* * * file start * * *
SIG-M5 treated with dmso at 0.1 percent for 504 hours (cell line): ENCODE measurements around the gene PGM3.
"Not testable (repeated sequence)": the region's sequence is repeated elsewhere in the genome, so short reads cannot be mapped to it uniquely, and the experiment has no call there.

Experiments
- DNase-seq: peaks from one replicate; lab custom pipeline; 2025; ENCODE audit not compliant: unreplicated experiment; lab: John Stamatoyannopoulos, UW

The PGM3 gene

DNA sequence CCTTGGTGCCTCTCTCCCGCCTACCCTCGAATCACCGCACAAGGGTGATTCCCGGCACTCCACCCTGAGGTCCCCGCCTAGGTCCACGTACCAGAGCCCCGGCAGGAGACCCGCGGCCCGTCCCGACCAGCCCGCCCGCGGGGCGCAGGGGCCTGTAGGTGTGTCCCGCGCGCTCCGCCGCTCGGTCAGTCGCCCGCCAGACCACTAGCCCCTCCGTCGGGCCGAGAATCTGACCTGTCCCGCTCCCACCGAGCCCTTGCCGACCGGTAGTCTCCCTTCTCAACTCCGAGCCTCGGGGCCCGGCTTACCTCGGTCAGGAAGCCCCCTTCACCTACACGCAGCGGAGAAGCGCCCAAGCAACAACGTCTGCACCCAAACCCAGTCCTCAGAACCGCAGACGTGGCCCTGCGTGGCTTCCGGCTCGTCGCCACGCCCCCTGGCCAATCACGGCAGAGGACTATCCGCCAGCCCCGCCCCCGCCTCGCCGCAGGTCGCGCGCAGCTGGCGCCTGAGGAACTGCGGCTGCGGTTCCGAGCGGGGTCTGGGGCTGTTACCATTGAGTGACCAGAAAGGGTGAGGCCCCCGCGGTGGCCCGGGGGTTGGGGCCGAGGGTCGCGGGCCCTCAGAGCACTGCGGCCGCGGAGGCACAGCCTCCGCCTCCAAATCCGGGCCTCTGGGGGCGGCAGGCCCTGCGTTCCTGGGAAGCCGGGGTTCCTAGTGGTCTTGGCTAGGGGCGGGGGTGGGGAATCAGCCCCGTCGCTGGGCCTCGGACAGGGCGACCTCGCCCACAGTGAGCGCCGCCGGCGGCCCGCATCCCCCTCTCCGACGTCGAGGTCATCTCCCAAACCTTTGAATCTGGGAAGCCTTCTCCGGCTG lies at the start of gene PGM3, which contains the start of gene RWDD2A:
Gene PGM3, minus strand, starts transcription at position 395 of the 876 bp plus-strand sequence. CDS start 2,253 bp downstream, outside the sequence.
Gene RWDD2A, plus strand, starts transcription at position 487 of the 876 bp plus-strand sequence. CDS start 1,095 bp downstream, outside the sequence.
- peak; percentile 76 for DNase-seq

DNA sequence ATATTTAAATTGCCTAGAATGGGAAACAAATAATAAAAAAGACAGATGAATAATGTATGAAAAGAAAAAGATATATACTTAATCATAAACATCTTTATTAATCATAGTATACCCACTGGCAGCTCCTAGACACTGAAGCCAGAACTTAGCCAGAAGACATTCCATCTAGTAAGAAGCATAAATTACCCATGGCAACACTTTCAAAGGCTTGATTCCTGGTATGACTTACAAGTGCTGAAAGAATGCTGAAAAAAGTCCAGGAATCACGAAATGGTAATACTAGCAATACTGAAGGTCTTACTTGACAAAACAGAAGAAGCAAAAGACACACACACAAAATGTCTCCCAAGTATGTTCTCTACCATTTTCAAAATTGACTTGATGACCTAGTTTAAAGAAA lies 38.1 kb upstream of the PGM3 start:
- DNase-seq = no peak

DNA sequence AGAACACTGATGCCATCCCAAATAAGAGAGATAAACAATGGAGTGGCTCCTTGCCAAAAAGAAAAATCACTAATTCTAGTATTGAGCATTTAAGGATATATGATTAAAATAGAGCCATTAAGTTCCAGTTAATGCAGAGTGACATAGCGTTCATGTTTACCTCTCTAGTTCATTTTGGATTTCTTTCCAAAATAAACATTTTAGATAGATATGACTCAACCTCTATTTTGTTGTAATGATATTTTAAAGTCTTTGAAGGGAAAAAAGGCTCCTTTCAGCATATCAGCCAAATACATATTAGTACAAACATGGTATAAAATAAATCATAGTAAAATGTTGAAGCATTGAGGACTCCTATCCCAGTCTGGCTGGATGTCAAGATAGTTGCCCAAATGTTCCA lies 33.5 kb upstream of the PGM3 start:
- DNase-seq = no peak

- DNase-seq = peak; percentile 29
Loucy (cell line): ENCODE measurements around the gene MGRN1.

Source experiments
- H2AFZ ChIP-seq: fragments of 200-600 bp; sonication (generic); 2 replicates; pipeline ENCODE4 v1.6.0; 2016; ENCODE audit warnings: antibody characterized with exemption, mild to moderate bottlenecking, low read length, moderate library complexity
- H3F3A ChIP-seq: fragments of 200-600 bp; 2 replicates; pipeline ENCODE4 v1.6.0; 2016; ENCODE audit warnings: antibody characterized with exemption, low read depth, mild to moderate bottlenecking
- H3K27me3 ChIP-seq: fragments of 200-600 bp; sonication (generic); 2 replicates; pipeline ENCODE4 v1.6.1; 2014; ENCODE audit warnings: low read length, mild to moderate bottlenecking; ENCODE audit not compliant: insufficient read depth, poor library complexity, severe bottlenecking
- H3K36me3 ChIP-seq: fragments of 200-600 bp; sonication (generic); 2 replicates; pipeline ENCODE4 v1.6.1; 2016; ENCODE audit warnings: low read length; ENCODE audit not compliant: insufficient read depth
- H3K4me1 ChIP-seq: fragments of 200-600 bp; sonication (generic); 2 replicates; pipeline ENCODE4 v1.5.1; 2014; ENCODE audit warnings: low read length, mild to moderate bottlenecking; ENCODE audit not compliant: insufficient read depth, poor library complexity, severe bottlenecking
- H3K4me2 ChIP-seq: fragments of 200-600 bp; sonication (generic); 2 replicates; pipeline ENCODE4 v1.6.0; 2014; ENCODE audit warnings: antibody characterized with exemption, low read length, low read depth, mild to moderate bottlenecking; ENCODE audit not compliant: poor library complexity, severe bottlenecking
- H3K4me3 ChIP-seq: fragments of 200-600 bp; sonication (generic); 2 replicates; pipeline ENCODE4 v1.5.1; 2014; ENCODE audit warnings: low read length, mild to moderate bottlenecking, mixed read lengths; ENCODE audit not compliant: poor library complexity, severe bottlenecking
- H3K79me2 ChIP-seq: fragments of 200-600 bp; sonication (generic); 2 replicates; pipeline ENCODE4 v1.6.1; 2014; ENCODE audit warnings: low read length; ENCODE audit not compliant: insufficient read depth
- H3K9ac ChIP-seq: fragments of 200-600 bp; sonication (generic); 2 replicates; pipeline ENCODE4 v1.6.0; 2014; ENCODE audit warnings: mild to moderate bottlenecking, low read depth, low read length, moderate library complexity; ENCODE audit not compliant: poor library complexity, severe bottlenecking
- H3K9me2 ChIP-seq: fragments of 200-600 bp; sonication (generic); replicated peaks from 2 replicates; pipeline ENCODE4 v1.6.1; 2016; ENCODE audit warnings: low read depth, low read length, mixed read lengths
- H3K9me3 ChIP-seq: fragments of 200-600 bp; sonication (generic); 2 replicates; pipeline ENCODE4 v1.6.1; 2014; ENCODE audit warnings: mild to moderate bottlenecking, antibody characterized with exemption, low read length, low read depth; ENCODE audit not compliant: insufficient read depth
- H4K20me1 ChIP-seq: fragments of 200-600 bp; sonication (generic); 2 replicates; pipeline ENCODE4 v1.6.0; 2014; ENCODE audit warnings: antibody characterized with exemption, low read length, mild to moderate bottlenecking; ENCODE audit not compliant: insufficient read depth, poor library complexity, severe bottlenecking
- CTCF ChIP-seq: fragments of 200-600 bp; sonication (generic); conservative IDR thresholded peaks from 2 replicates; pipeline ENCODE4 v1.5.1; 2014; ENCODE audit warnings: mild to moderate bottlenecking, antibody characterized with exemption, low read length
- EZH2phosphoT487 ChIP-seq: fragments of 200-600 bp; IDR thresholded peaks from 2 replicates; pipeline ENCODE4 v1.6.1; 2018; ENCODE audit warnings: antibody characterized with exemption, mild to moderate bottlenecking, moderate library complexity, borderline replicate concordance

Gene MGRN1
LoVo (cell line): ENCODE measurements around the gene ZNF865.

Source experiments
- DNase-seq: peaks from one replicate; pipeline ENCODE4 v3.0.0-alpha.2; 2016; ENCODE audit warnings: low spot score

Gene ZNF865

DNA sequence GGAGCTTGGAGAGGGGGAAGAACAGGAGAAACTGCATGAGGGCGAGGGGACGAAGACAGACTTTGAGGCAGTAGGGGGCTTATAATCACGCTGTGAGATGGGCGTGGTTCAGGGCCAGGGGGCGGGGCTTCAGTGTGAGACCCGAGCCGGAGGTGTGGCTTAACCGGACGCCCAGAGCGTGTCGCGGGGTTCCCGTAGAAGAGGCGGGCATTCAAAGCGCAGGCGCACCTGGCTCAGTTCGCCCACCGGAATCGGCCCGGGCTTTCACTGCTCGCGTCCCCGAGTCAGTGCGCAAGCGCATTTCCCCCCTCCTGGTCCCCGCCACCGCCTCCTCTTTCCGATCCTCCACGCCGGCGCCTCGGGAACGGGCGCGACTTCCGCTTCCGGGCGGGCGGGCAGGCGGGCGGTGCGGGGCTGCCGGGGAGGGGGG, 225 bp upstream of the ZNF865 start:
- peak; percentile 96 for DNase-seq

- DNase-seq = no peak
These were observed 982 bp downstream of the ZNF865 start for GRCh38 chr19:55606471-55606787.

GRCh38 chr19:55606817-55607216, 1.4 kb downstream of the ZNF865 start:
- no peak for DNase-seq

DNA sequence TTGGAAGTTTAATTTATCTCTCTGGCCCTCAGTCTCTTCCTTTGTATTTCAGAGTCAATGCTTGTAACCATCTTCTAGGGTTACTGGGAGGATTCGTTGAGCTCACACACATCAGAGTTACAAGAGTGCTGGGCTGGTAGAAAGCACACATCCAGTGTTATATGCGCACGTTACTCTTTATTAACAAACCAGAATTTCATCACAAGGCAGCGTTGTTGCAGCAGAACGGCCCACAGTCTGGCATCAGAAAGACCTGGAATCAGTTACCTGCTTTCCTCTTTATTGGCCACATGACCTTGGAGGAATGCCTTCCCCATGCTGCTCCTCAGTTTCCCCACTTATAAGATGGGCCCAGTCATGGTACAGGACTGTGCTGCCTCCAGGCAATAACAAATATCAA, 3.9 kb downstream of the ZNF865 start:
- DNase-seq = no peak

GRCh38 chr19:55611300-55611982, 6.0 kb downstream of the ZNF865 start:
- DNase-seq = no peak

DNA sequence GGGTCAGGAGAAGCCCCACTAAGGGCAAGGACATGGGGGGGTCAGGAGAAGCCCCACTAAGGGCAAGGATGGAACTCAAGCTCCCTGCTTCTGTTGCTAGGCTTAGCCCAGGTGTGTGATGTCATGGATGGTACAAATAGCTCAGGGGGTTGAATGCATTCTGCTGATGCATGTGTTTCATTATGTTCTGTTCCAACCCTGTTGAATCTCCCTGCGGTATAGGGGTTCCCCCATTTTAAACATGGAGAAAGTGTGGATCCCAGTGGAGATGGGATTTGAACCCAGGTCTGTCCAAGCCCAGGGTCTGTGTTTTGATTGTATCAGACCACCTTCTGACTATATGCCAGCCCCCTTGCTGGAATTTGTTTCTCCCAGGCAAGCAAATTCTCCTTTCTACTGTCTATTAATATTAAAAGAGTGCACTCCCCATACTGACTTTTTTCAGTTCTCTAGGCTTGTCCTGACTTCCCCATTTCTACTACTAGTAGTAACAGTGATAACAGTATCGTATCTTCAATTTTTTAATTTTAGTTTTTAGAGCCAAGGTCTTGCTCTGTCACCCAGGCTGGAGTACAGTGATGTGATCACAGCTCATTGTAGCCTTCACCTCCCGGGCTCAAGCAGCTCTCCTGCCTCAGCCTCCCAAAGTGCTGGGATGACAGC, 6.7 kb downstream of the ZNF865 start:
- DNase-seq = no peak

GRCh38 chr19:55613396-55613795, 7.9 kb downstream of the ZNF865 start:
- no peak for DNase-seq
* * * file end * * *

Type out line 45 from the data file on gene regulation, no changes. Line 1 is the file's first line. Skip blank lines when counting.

- DNase-seq = no peak